27 Jan 2021
Public-private partnership SEVIA: Tanzania welcomes better seeds and agricultural training
SEVIA was a public-private partnership (PPP) aimed at contributing to food security in Tanzania by professionalising vegetable production. As a vegetable breeding company, Rijk Zwaan was involved right from the start. Over the course of seven years, SEVIA and its partners hosted more than 1,150 demonstrations, trained 1,435 sector professionals and reached over 48,000 farmers.
Rijk Zwaan’s Mary Maganga, who is based in Arusha, Tanzania, has first-hand experience of SEVIA’s positive impact: “There are numerous small-scale farms in Tanzania. Their yields are relatively small, and many farmers lack the right skills to produce crops effectively. That is why we as a vegetable breeding company participated in SEVIA to transfer knowledge about better production techniques.”
Higher productivity, more stable income
“At the beginning, farmers are mostly interested in a better yield. That’s an immediately tangible result which generates a higher production level and a more stable income for themselves and their families. However, the farmers who participated in SEVIA soon realised that they are at the very start of the food chain, and that their fresh and nutritious vegetables also contribute to a better diet for people in their community. A great result and, ultimately, the harvest increased by at least 50%,” explains Mary.
Vegetables contribute to nutrient security
Vegetable consumption contributes to the intake of essential vitamins and minerals and is therefore a key part of a healthy diet. The population in Africa is growing rapidly. “Vegetable farming must be further developed in order to provide the towns and cities in Africa with sufficient nutritious food as well as to stimulate local entrepreneurship and export activities. Through SEVIA, we trained farmers, shared knowledge and hence improved the availability of fresh vegetables. Today, local families and communities have better access to healthy and affordable vegetables,” concludes Mary.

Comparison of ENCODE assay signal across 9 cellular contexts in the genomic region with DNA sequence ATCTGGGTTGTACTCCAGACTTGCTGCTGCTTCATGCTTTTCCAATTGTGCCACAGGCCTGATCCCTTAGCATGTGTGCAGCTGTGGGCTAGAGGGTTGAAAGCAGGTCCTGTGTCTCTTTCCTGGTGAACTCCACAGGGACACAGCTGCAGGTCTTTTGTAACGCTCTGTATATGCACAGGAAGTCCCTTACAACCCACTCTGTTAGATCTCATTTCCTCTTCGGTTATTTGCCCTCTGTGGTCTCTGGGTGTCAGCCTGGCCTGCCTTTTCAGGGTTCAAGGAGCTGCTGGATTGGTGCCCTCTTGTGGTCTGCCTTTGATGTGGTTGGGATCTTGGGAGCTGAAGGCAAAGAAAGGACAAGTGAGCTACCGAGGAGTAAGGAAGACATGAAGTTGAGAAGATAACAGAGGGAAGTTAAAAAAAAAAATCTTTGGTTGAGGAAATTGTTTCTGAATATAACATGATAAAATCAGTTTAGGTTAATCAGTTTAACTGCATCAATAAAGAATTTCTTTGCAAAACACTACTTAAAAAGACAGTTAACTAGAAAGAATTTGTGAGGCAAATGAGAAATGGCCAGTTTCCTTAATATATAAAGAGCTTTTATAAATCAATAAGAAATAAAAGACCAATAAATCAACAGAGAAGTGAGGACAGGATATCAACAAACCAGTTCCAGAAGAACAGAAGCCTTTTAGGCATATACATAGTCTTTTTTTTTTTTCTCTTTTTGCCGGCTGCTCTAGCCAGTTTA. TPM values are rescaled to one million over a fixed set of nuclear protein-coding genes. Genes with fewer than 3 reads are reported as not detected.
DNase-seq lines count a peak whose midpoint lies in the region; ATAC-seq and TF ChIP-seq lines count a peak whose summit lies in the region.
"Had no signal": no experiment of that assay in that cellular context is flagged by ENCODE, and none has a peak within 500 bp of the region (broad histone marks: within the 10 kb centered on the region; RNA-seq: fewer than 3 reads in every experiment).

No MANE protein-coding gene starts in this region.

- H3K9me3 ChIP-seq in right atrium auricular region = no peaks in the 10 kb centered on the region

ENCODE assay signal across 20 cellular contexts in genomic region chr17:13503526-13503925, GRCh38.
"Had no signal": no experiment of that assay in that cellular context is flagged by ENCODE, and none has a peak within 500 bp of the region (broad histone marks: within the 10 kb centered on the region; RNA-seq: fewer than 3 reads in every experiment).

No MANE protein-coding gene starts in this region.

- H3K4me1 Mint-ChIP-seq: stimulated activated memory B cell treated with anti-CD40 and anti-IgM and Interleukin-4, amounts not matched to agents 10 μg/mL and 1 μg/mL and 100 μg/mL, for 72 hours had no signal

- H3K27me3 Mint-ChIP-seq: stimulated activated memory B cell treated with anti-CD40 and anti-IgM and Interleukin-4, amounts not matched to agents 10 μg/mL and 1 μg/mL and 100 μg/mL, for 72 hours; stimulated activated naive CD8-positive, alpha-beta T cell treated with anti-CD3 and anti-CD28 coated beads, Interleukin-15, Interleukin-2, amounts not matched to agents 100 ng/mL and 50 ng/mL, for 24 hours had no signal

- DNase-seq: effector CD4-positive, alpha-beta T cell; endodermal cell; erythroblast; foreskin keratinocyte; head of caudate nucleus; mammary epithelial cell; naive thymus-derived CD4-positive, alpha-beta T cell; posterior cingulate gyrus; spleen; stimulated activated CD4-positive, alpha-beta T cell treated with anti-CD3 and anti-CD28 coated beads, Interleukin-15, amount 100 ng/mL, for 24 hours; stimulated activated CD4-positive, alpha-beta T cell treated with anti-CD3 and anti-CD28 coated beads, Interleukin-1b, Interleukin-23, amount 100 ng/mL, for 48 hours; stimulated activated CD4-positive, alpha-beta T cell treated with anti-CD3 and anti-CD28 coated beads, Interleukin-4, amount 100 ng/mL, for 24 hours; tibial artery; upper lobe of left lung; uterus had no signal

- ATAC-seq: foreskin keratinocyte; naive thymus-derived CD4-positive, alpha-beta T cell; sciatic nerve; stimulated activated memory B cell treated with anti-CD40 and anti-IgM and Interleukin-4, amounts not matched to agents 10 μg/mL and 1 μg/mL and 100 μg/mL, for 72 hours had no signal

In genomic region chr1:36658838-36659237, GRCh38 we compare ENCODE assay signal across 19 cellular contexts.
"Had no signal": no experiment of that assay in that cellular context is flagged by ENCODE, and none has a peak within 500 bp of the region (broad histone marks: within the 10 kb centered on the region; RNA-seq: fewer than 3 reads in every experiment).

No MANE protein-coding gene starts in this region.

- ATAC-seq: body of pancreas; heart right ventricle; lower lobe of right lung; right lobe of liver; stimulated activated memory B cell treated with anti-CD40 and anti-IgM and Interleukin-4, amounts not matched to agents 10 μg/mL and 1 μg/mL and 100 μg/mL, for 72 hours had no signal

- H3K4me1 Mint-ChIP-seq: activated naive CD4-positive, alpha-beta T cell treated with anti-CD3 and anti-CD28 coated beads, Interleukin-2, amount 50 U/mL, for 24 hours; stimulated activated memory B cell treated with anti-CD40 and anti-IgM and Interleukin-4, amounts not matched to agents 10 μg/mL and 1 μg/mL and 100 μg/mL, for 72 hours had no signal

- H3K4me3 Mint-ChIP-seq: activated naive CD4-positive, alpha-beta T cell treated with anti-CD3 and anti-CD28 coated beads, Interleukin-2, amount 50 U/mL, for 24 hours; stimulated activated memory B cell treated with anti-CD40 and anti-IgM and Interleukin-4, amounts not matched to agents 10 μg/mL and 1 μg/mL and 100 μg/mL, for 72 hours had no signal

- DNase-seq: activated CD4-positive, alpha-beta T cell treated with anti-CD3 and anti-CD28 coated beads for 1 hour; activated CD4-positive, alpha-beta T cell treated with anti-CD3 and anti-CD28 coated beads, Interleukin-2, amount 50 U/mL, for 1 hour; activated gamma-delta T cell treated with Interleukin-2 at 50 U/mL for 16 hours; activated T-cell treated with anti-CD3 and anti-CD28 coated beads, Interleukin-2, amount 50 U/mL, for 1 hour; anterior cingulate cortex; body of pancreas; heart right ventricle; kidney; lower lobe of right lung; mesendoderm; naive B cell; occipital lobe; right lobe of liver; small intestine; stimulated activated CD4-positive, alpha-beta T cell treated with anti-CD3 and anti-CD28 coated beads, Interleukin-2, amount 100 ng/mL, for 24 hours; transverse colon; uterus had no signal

In addition to Rijk Zwaan, the PPP comprised Wageningen University & Research, East-West Seed, the Dutch government and many Tanzanian partners. Heleen Bos, Rijk Zwaan’s Specialist Foreign Development Projects, was involved right from the start. “The public-private partnership called SEVIA, which stands for ‘Seeds of Expertise for the Vegetable Industry of Africa’, ran from 2014 until 2020. SEVIA has now come to an end, but farmers continue to use improved seeds and apply new production techniques.”
As Rijk Zwaan, we are involved in many other public-private partnerships, including in Ghana, Nigeria and Ivory Coast. “We are pleased to contribute to such projects and to collaborate with so many different partners worldwide,” adds Heleen.
CSR at Rijk Zwaan
Sustainability and corporate social responsibility (CSR) is a natural part of Rijk Zwaan; you could say it is in our genes. We firmly believe that our specific knowledge and techniques relating to vegetable seeds enable us to contribute to a healthy future. By targeting our breeding activities to develop more robust and resilient varieties with better resistances, higher yields and a longer shelf life, we support the more sustainable and efficient production and processing of vegetables. To improve the accessibility and availability of fresh nutritious vegetables for people all over the world, we collaborate with countless partners in the food chain. In our everyday work, we contribute to a better world through the things we do and the way we treat people. This is how we give meaning to our mission of ‘Sharing a healthy future’. Read more about our CSR initiatives.